Refusal to provide a reference: When the employer and the whistleblower part ways, the organisation refuses to provide him or her with a reference. Alternatively, an adverse reference could be provided when the whistleblower applies for another job.  

The extreme scenarios: In extreme cases, retaliation can escalate even further, taking the form of violence such as physical assault or murder. 

Legislative steps to clamp down on retaliation

It is important to mention that some governments are accelerating measures to prevent retaliation against whistleblowers. In the United States, for example, whistleblowers are protected from retaliation “for disclosing information that the employee or applicant reasonably believes provides evidence of a violation of any law, rule, regulation, gross mismanagement, gross waste of funds, abuse of authority, or a substantial and specific danger to public health or safety”.  

In Europe, there were no universal measures to prevent retaliation against whistleblowers as the EU relied on a patchwork network of national legislation. That evenutally changed, however, with the introduction of the EU Whistleblowing Directive explicitly forbidding any form of retaliation. Most EU member states missed the original transposition deadline in late 2021 and significant progress was not seen until late 2022 when the majority of new laws were in place. 

It is important for whistleblowers to familiarise themselves with legal protections such as the legislation outlined above so that in the event of employer retaliation, they remain fully aware of their rights.  

Tips for whistleblowers fearing retaliation

There are a number of factors someone needs to keep in mind before speaking out. As already mentioned above, consulting local protection legislation ahead of filing a report affords a potential whistleblower considerable legal advantages. For US whistleblowers, this could involve familiarisation with the Whistleblower Protection Enhancement Act of 2012 while for those based in Europe, it would be important to read up on the EU Whistleblowing Directive, particularly its member state-specific requirements.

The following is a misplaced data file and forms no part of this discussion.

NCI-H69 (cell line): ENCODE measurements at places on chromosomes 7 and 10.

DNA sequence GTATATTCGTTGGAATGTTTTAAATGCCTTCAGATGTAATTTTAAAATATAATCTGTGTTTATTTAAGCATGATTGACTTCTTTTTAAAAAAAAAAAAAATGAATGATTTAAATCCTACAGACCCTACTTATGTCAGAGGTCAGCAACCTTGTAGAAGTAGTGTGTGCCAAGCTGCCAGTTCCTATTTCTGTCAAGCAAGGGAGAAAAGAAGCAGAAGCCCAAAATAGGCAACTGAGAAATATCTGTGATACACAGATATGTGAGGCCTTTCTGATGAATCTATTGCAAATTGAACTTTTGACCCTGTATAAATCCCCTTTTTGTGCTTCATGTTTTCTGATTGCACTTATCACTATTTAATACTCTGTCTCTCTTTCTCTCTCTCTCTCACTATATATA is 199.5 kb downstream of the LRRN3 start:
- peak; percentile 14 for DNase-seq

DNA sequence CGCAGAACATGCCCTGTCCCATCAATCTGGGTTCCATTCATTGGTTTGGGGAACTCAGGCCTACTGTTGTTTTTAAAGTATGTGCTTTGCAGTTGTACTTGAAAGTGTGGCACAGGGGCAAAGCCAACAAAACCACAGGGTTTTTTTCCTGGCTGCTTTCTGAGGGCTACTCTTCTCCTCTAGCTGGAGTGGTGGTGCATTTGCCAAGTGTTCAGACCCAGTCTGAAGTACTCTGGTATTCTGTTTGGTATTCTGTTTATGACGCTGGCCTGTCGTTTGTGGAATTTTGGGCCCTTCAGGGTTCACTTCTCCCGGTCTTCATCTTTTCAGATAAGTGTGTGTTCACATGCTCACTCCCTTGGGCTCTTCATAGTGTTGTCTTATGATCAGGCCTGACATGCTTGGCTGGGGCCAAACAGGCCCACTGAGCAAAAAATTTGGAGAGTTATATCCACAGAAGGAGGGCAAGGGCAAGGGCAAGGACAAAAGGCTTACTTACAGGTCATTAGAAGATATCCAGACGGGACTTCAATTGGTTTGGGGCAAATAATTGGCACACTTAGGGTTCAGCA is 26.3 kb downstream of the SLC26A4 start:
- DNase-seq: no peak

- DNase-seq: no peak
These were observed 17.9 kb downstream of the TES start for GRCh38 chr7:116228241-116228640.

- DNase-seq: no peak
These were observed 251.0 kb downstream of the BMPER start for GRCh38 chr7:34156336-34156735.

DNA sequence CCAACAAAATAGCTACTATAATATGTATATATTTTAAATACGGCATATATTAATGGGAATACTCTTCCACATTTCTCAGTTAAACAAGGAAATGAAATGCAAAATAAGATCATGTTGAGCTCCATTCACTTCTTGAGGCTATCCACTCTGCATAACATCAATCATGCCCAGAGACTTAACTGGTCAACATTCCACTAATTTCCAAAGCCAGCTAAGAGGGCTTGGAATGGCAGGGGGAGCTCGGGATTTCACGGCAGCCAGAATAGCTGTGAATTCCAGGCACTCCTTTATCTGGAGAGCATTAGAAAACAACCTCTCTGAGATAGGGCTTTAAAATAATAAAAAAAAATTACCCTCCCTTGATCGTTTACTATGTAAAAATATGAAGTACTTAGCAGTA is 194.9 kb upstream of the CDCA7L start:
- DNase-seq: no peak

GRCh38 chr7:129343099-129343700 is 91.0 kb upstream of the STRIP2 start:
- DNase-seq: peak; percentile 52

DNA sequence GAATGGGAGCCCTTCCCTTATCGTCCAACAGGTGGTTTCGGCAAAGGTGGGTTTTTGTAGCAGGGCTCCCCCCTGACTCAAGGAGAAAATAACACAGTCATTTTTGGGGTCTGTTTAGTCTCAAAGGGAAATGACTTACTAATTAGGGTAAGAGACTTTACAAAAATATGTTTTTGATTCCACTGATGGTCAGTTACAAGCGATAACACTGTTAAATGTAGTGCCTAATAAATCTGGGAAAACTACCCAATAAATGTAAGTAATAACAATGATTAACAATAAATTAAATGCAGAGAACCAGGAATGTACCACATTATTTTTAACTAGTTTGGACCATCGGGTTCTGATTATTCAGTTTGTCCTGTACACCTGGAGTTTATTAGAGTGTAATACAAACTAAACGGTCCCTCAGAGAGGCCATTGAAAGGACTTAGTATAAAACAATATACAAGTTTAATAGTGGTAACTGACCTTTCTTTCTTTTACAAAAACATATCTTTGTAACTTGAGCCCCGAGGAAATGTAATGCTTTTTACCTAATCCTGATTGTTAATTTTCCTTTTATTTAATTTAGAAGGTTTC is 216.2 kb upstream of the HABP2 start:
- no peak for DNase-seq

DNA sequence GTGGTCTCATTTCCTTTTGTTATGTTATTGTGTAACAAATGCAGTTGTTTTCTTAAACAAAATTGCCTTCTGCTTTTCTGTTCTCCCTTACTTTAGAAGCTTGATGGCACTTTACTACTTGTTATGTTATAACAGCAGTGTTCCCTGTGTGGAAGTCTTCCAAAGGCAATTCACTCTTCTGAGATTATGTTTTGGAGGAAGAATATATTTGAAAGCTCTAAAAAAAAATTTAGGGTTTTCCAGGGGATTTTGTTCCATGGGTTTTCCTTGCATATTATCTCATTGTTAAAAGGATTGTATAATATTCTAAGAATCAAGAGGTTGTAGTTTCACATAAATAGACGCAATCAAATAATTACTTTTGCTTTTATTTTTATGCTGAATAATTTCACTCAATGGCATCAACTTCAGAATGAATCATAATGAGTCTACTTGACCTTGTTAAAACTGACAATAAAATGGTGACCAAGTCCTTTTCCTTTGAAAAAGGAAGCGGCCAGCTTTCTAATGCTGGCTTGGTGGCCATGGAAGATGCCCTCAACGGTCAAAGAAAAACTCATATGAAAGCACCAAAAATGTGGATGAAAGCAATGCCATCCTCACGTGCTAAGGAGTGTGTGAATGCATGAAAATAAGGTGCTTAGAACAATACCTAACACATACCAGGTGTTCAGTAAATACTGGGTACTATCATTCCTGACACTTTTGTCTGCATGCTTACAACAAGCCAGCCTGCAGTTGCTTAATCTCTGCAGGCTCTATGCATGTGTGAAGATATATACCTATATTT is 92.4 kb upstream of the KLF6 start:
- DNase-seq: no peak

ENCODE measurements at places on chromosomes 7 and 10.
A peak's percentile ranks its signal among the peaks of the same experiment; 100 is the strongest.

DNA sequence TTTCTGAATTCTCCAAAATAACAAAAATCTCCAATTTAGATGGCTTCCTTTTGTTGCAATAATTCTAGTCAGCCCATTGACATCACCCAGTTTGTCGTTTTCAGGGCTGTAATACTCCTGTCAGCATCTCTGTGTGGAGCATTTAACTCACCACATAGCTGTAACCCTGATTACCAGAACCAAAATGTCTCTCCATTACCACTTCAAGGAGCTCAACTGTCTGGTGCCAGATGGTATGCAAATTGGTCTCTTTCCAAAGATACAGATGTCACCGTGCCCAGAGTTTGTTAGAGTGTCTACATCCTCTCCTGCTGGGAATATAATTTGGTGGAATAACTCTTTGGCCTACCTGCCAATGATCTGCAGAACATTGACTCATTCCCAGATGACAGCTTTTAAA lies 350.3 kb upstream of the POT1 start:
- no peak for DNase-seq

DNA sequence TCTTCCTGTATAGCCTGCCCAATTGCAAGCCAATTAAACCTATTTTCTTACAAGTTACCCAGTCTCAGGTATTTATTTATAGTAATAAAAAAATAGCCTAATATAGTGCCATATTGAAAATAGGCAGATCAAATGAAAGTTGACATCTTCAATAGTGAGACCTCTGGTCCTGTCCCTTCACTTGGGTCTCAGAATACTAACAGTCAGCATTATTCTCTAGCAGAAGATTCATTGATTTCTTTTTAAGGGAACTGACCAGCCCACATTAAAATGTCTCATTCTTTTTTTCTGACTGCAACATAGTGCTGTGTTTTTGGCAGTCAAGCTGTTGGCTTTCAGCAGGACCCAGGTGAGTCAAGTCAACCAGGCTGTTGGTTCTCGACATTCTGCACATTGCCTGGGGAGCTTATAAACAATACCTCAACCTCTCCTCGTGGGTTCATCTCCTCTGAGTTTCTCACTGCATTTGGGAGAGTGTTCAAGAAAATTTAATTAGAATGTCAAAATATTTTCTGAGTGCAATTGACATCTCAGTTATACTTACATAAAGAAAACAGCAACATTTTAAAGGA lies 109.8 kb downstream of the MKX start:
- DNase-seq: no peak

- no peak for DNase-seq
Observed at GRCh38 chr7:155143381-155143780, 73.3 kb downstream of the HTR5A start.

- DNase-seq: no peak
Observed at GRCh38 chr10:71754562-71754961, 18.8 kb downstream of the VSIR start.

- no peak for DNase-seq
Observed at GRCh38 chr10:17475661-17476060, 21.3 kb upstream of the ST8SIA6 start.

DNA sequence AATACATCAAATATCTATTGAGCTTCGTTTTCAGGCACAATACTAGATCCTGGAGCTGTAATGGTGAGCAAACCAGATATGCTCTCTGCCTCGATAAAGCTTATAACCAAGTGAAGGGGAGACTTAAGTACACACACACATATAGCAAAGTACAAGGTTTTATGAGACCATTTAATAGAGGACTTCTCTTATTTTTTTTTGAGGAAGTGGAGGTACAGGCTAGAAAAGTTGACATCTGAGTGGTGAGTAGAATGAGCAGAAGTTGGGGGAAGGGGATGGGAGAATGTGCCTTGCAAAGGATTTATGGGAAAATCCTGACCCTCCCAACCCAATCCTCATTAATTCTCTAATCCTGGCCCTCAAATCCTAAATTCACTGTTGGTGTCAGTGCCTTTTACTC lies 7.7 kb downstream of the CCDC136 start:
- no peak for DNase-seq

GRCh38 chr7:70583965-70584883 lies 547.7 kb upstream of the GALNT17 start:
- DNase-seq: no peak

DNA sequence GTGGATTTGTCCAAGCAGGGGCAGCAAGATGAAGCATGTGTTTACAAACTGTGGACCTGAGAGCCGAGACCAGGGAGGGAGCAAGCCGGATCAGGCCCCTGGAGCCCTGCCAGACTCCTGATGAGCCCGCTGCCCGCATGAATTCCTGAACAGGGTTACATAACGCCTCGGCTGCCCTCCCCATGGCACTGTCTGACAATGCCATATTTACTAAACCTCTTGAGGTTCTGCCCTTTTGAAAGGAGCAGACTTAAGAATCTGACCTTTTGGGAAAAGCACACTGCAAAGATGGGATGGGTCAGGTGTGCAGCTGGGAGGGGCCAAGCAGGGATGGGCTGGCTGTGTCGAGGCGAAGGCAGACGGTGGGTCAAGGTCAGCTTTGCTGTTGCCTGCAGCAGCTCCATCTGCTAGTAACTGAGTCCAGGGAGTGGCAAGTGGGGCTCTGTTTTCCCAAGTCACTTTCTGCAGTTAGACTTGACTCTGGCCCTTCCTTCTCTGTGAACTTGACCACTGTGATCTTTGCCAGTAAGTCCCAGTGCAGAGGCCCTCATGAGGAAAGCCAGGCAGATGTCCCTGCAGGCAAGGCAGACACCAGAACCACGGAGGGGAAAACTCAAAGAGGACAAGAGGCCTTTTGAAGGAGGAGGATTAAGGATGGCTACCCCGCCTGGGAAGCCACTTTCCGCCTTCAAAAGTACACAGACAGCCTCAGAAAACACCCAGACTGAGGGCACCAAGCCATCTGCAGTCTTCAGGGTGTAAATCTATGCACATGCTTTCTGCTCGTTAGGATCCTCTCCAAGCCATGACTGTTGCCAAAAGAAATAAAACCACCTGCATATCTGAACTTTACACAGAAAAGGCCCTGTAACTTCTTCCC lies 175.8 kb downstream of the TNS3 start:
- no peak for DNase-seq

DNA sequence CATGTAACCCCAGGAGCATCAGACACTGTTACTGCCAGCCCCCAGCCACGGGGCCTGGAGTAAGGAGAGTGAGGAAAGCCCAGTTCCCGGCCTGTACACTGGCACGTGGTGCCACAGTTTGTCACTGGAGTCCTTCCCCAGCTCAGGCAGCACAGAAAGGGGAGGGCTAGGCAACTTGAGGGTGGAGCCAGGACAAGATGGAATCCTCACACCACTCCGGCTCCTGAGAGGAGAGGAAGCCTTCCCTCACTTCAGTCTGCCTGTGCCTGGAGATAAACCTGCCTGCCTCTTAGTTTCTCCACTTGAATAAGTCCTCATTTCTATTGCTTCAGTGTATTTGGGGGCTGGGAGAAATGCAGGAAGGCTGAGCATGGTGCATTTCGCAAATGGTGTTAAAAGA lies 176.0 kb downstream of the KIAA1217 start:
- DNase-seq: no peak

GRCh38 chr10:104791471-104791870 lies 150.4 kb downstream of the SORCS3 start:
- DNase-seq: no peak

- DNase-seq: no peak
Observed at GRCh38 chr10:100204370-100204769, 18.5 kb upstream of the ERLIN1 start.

When coming forward, the best place to start is your company’s whistleblowing framework, procedures and internal reporting channels. An effective company policy will provide clear guidelines about the internal whistleblowing process, how to raise a concern as well as outlining legal protections or restrictions.  

If this is unavailable or unclear, it is advisable for the person in question to keep records stored away from the workplace as the employer may limit access once the complaint is made. However, you should be aware that this could be considered as a data or confidentiality breach, depending on the nature of the records concerned and so you may wish to take independent legal advice before doing so. It is also worth considering remaining anonymous to maximise protection which means that the organisation does not know who to target for retaliation.  

If the risk of whistleblower retaliation is high, encrypted messaging apps or accounts with fake names can also prove beneficial. It is vital to avoid leaving any identifiers, i.e., any information that the organisation can use to pinpoint the person making the complaint. Lastly, it is essential for whistleblowers to stick to the hard facts and avoid exaggerating claims or making unfounded accusations that may not be upheld in a formal investigation further down the line.  

Tips on what to do when your employer retaliates

In the event that an employee experiences retaliation, it is enormously helpful to gather hard evidence about the type of behaviour involved. Some tips on how to do this without getting into danger are provided by The Ethical Society:  

Organisations with a healthy corporate culture will encourage whistleblowers to speak out and report any retaliation they experience. In this case, it is advised to utilise the company’s whistleblowing system or to approach the Ethics or Compliance Officer. Given that this is not the case in all companies, The Ethical Society recommends contacting your direct line-manager, another manager, HR or an executive. “As a rule of thumb: report retaliation to the person or entity that you trust most and who you believe will act on your report”.